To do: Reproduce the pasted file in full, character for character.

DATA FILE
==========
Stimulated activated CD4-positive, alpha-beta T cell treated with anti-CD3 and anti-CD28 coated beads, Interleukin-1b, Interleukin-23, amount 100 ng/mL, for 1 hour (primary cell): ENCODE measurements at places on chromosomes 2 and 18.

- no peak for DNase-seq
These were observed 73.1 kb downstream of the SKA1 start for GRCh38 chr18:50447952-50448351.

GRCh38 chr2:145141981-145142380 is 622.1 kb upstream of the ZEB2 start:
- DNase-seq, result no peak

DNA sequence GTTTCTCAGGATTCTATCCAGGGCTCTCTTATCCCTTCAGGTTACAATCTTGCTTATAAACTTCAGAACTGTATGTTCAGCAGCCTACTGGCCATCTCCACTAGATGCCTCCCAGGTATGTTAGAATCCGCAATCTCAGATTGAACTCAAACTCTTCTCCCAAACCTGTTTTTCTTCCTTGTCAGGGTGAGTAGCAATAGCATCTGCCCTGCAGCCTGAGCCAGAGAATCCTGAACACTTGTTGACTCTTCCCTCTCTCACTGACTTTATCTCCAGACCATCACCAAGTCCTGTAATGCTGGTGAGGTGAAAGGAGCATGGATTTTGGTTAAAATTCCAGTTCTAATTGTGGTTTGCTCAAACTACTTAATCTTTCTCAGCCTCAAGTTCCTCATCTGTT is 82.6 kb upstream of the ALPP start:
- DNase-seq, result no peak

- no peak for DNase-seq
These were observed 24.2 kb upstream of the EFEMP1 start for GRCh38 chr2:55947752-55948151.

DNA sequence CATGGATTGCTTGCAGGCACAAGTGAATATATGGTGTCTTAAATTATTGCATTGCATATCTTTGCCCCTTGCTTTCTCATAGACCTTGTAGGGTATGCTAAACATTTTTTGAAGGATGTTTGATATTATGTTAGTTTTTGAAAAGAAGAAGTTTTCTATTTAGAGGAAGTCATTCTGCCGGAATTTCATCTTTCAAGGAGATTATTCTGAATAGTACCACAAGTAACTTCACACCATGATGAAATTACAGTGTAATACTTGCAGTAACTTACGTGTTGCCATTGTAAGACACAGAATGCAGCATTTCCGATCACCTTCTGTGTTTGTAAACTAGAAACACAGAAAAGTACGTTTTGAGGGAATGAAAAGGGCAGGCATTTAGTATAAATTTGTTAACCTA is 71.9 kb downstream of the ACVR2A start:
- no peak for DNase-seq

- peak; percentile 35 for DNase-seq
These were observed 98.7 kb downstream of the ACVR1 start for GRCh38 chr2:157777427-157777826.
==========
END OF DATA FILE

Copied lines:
Stimulated activated CD4-positive, alpha-beta T cell treated with anti-CD3 and anti-CD28 coated beads, Interleukin-1b, Interleukin-23, amount 100 ng/mL, for 1 hour (primary cell): ENCODE measurements at places on chromosomes 2 and 18.

- no peak for DNase-seq
These were observed 73.1 kb downstream of the SKA1 start for GRCh38 chr18:50447952-50448351.

GRCh38 chr2:145141981-145142380 is 622.1 kb upstream of the ZEB2 start:
- DNase-seq, result no peak

DNA sequence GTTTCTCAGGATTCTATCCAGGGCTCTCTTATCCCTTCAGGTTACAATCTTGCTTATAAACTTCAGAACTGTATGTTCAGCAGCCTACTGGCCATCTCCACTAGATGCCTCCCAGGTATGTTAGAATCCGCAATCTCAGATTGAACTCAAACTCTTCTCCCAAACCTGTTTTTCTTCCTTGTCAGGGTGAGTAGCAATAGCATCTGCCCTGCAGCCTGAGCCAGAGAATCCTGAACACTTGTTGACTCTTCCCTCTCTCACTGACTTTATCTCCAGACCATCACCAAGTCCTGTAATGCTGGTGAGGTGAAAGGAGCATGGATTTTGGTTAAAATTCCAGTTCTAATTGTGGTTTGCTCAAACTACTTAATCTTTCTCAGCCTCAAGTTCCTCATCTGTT is 82.6 kb upstream of the ALPP start:
- DNase-seq, result no peak

- no peak for DNase-seq
These were observed 24.2 kb upstream of the EFEMP1 start for GRCh38 chr2:55947752-55948151.

DNA sequence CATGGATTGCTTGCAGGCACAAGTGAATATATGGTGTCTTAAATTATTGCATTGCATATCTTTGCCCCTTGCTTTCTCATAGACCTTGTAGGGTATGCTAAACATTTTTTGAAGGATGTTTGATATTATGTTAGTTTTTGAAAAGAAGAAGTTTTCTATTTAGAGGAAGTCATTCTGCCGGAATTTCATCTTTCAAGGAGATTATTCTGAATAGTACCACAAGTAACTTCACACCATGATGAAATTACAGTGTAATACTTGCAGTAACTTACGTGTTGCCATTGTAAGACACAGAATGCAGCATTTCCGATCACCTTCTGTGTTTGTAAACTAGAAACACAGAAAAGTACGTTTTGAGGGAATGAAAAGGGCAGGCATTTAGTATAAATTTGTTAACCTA is 71.9 kb downstream of the ACVR2A start:
- no peak for DNase-seq

- peak; percentile 35 for DNase-seq
These were observed 98.7 kb downstream of the ACVR1 start for GRCh38 chr2:157777427-157777826.